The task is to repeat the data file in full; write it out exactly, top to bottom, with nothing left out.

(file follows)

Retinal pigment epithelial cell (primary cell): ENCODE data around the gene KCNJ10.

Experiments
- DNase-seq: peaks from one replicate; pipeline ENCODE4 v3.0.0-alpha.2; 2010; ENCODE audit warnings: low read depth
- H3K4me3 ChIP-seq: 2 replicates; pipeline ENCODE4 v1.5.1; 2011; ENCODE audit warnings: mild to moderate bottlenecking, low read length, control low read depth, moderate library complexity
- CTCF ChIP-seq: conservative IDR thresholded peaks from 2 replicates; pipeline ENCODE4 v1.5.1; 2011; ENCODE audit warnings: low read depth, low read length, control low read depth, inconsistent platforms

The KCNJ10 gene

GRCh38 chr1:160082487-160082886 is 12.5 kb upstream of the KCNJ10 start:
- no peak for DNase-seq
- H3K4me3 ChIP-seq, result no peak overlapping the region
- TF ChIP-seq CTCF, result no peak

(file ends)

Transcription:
Retinal pigment epithelial cell (primary cell): ENCODE data around the gene KCNJ10.

Experiments
- DNase-seq: peaks from one replicate; pipeline ENCODE4 v3.0.0-alpha.2; 2010; ENCODE audit warnings: low read depth
- H3K4me3 ChIP-seq: 2 replicates; pipeline ENCODE4 v1.5.1; 2011; ENCODE audit warnings: mild to moderate bottlenecking, low read length, control low read depth, moderate library complexity
- CTCF ChIP-seq: conservative IDR thresholded peaks from 2 replicates; pipeline ENCODE4 v1.5.1; 2011; ENCODE audit warnings: low read depth, low read length, control low read depth, inconsistent platforms

The KCNJ10 gene

GRCh38 chr1:160082487-160082886 is 12.5 kb upstream of the KCNJ10 start:
- no peak for DNase-seq
- H3K4me3 ChIP-seq, result no peak overlapping the region
- TF ChIP-seq CTCF, result no peak